Sep 26, 2016

Marsha Stegall, CLC is a Peer Counselor III at the Mississippi Department of Health’s District 2 WIC Breastfeeding program in Lee County. She has worked for the WIC Breastfeeding program for nearly 18 years, starting off as a stay-at-home breastfeeding mom/peer counselor, moving into the role of Lactation Specialist, and now working as a Peer Counselor III with her CLC certification. She recently participated in a CHAMPS site visit at North Mississippi Medical Center-Tupelo, where her input was golden!
Supervisor Cynthia Coleman, CLC shares these words about Marsha: “Marsha Stegall is one of the most compassionate people I know. Every person that enters her office knows that she cares for them. She goes beyond the call of duty to help anyone. She has such a great relationship with many of her clients that they will stop by to show her their children whenever they are in the WIC clinic. She has a wonderful ability to recall names and situations surrounding births. She was even asked by one of her clients to be her child’s godmother.”
Marsha provides prenatal education by way of weekly classes, one-on-one classes and community outreach, and supports breastfeeding moms in the clinical setting, home, hospital (on occasion) and over phone. She collaborates with several area hospitals, including CHAMPS hospitals Baptist Memorial Hospital-Union County and University of Mississippi Medical Center. She also works closely with a local pregnancy center and the Northeast MS Birthing Project.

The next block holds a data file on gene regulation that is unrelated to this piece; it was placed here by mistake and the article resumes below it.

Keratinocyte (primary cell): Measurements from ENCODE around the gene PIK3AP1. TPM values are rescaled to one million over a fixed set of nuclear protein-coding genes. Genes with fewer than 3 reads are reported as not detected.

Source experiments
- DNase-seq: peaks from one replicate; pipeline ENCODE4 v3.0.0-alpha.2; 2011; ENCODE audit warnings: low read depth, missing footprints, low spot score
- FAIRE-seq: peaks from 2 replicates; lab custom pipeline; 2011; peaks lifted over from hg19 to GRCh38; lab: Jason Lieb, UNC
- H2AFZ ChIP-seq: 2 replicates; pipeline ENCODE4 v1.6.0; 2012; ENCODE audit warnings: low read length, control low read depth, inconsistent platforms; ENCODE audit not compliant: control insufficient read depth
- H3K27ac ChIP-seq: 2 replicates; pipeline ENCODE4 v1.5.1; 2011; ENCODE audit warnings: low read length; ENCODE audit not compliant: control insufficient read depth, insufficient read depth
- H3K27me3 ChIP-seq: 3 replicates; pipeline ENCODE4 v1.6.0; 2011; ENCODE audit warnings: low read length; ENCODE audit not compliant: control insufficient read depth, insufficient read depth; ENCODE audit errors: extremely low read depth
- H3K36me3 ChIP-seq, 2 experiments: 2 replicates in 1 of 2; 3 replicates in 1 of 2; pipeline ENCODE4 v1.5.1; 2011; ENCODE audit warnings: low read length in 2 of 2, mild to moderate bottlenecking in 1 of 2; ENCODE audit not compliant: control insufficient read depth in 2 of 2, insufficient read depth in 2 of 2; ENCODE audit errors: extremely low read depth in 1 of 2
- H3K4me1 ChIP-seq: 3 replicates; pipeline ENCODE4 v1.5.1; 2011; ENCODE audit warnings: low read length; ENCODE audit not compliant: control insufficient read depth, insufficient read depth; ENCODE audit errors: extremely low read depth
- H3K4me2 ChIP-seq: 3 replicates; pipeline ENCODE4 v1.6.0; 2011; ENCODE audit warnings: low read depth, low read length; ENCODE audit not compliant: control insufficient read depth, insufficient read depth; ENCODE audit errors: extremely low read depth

CHAMPS asked Marsha what her secret is to developing good relationships with her clients. Marsha responded: “I try to [be] that ‘listening ear.’ My office door is always open and I try to make them feel comfortable and I like to call them by name…I also try to put myself in their shoes when it comes to breastfeeding. For example, some moms do not have a good support system at home or have had trauma in their lives that we may not understand. I used to take it personally when a mom did not breastfeed or did not breastfeed for long because I thought I was not doing my job. I have learned that everyone does not have the same circumstances, and ‘any amount counts’ is my new motto.”
What is one of Marsha’s most important achievements? In her estimation, “helping my own WIC daughter breastfeed her infant. I was the mother, grandmother and lactation specialist all rolled up into one, and it was great. I see the fruits of that labor every day in the healthy, spirited two-year-old that calls me Nannie.”